Cookson's experience of life in the working-class, industrial environment of Tyneside also provided material for her numerous novels. Autobiographical elements strongly inform the narrative of The Love Child, for example, which portrays a nineteenth-century girl who is tormented by the hostility of villagers and the disapproval of the church pastor due to her illegitimate status. An example of Cookson's use of the "family saga" form, The House of Women, focuses on four generations of women living in the same house in Tyneside and chronicles their experience of hypochondria, an unhappy marriage, and teenaged pregnancy, among other trials. Along with their treatment of northern English settings and British class structures, Cookson's novels are noted for their portrayal of appealing female characters. The Wingless Bird, for instance, depicts Agnes Conway, the daughter of an English shopkeeper, who must choose between an unhappy marriage or spinsterhood. Her life changes unexpectedly, however, when she falls in love with an upper-class man and subsequently finds the courage and the means to escape her family's oppressive treatment.

The character Mary Ann Shaughnessy has reappeared in eight of Cookson's novels, which have been published together in a single volume titled The Mary Ann Omnibus. Mary Ann is eight years old in A Grand Man, the first novel of the series, and the twenty-seven-year-old mother of twins in Mary Ann and Bill, the final story. "In the earlier books Mary Ann bounces through her own and other people's lives like a cross between a deus (or dea) ex machina and a gremlin, interfering in situations and people with blithe impartiality, generally for the benefit of her beloved, drunken father Mike Shaughnessy," noted Judith Rhodes in Romance and Historical Writers. "Few of Cookson's other novels demonstrate her capacity for comedy as this series does; not only does Mary Ann herself create a number of amusing situations, but her grannie McMullen . . . is a wonderful comic character."

Cookson was also well established as an author of children's books, several of which draw upon historical and autobiographical themes. Set in England during the 1850s, her children's novel Our John Willie, for example, portrays two brothers who manage to survive poverty and exploitation at the hands of mine-owners. While some critics objected to the extreme sentimentality of the story, others commented favorably on Cookson's treatment of her historical subject. Like many of her novels for adults, Cookson's children's stories often draw upon her experience of the English community of Tyneside. Joe and the Gladiator, for example, is set in the Tyneside shipyards and depicts a hard-working young man who is plagued with financial and family problems that grow worse when an elderly man dies, leaving an old horse in Joe's care.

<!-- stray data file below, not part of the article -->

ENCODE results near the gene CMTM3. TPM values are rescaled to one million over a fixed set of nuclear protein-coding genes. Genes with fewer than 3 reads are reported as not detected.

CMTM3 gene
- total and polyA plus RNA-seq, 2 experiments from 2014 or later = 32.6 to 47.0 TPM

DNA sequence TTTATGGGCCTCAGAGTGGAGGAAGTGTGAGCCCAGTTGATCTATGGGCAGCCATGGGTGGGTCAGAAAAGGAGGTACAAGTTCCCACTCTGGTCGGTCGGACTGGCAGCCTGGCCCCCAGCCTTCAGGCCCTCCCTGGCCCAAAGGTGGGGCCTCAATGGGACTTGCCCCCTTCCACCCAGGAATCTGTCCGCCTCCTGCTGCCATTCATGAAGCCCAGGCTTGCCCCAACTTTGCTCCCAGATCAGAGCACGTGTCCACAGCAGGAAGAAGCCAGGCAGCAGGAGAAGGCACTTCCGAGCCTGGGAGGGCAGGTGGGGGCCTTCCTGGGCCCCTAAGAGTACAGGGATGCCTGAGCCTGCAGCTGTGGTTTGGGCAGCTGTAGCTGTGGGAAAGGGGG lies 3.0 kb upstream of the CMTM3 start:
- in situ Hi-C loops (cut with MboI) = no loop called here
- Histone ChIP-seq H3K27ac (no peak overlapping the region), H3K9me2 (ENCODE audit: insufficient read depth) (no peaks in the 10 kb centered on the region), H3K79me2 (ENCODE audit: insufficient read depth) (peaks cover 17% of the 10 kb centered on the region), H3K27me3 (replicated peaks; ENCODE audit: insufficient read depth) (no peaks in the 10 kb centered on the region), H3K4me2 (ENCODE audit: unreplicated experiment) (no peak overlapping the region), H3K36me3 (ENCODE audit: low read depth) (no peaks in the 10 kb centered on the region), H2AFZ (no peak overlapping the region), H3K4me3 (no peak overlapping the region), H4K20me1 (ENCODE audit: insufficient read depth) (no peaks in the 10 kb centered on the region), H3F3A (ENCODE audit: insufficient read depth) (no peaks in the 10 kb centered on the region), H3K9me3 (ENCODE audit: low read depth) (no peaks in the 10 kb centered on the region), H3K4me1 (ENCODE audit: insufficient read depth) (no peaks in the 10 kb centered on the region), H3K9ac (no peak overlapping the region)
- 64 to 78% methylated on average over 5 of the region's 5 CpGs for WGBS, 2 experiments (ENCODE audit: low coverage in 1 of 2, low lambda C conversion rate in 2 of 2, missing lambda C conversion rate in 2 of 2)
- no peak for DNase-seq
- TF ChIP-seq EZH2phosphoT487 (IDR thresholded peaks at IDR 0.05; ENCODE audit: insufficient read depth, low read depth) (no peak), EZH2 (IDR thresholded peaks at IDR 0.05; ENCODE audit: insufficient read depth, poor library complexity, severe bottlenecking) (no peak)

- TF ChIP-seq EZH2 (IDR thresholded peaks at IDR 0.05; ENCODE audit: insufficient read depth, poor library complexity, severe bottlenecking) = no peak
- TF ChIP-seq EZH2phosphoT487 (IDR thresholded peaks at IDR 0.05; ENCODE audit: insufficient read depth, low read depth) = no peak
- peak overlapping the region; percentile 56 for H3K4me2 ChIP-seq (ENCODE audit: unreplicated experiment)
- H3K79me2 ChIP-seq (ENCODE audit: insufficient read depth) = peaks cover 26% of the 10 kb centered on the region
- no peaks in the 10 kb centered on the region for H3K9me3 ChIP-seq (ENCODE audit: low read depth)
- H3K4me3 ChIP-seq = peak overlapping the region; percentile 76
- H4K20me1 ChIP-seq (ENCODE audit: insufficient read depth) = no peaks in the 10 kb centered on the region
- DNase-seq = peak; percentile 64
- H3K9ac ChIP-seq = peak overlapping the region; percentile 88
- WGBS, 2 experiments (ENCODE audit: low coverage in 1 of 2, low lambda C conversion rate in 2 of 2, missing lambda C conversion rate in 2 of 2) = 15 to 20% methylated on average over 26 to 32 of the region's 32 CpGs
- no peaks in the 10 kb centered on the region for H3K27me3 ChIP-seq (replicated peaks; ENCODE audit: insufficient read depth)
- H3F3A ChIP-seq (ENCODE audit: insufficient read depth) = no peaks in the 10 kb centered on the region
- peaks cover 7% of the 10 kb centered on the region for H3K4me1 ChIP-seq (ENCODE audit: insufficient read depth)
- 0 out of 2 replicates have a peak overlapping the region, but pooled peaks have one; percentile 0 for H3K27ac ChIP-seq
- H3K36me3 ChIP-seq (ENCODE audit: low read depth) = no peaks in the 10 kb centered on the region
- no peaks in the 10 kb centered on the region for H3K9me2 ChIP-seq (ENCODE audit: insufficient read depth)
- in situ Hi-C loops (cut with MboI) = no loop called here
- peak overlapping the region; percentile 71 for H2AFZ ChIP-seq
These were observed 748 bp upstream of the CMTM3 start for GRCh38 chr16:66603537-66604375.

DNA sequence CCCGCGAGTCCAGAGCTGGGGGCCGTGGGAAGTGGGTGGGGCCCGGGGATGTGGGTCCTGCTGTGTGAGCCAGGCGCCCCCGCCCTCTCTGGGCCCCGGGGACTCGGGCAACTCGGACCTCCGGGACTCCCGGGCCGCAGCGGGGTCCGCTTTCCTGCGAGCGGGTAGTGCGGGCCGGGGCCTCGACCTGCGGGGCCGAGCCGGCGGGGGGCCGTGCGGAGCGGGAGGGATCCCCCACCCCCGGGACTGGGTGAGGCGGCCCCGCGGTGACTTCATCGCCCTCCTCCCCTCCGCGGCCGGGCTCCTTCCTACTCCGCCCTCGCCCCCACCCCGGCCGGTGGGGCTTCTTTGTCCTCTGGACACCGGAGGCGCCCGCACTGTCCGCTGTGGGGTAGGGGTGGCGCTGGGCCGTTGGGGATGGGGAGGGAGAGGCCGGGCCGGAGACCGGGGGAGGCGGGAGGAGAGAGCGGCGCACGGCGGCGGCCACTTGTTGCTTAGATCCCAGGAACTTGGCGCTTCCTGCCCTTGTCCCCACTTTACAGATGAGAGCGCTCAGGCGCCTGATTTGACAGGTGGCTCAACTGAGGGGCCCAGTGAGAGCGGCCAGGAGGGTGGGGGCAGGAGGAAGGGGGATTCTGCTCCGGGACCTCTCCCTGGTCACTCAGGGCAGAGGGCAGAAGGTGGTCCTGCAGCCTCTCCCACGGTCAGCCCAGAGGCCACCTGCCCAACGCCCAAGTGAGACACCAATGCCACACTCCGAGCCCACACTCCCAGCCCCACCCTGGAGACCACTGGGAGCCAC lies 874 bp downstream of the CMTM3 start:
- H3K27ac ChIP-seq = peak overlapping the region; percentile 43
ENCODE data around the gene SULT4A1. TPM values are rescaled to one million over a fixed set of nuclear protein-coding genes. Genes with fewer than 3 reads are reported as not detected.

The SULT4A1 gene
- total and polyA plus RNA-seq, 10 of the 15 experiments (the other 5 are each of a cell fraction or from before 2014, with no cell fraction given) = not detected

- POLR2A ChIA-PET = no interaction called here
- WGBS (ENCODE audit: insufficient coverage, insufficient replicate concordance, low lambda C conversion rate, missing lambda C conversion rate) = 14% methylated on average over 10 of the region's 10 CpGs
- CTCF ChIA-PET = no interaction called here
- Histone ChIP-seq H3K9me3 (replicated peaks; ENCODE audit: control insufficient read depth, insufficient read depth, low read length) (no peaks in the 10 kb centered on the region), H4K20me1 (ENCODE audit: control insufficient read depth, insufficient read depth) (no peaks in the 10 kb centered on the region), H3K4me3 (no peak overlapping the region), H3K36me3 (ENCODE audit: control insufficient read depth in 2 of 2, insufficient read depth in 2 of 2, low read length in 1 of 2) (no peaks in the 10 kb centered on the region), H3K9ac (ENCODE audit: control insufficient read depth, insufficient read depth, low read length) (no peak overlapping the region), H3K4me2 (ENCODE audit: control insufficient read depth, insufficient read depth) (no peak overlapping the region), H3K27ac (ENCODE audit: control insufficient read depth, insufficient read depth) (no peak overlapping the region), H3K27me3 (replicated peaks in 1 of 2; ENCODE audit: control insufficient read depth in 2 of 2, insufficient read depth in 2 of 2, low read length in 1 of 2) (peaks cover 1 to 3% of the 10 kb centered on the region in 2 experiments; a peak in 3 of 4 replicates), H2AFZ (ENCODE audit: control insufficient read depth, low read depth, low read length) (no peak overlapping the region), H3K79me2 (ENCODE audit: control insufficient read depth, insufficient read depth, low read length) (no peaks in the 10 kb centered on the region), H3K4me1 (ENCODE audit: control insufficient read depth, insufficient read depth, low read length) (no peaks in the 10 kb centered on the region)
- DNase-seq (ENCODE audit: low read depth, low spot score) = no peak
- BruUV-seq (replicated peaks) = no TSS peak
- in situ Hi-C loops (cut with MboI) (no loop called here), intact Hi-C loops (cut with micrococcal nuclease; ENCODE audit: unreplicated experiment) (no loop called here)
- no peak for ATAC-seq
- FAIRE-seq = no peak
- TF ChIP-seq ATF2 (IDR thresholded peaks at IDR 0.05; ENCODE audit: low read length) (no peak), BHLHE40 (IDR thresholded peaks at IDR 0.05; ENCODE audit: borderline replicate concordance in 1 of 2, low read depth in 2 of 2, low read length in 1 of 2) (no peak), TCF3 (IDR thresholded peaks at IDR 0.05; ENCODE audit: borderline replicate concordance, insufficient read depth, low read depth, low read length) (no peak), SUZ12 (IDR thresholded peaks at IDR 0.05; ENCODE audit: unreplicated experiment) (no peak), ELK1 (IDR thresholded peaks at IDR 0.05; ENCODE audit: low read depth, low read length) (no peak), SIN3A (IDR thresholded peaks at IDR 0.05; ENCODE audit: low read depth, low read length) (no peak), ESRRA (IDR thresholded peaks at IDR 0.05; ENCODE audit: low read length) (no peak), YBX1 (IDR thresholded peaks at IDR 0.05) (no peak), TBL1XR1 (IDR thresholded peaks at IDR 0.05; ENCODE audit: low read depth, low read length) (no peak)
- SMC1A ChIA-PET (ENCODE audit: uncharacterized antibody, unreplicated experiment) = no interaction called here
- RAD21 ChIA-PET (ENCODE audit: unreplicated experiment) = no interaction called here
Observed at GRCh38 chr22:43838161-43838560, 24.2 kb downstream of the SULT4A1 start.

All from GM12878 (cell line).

Although bedridden and disabled by seriously declining eyesight, Cookson continued to create fiction until her death in 1998, dictating her stories to a taperecorder, and working in collaboration with her husband during the editing process.



Cookson, Catherine, Our Kate: An Autobiography, Macdonald (London, England), 1969, Bobbs-Merrill, 1971, published as Our Kate: Catherine Cookson—Her Personal Story, Macdonald & Jane's (London, England), 1974.


Booklist, February 1, 1984, p. 769; January 15, 1991, p. 979; September 1, 1991, p. 28; November 1, 1992, p. 466.

Books, November, 1990; July, 1991, p. 10.

Catholic World, June, 1955.

Chicago Tribune, November 27, 1994, p. 9.

Kirkus Reviews, August 1, 1969, p. 793; May 15, 1978, p. 562; February 1, 1981, p. 140; October 1, 1992, p. 1203; October 1, 1993, p. 1219; September 1, 1994, p. 1148; February 1, 1995, p. 86.

Kliatt, September, 1990, p. 6.

Library Journal, June 1, 1975, p. 1152; May 15, 1985, p. 78; March 15, 1987, p. 400; April 15, 1987, p. 96; April 15, 1990, p. 141; September 1, 1991; October 1, 1994, p. 112, 228.

London Review of Books, June 27, 1991, p. 22.

New York Times, January 7, 1955.

New York Times Book Review, October 20, 1974, p. 41; April 2, 1984, p. 25; June 30, 1985, p. 20.

Observer (London, England), April 1, 1984; November 27, 1988.

Publishers Weekly, July 21, 1969, p. 53; November 17, 1975, p. 95; August 16, 1976, p. 118; March 22, 1985, p. 51; March 28, 1986, p. 52; March 27, 1987, p. 37; February 10, 1989, p. 53; March 16, 1990, p. 60; January 25, 1991, p. 48; August 9, 1991, p. 44; October 12, 1992, p. 64; October 11, 1993, p. 70; October 3, 1994, p. 52; February 20, 1995, p. 195.

School Library Journal, August, 1990, p. 174.

Spectator, July 6, 1991, p. 26; October 12, 1991, p. 39.

Times (London, England), August 15, 1983.

Times Literary Supplement, January 7, 1955; June 6, 1968; June 19, 1969; March 29, 1974; July 24, 1981, p. 830.

Washington Post Book World, April 1, 1990.



Chicago Tribune, June 12, 1998, section 1, p. 12.

Los Angeles Times, June 12, 1998, p. A22.

New York Times, June 12, 1998, p. A19.

Times (London, England), June 12, 1998.

Washington Post, June 12, 1998, p. C9.*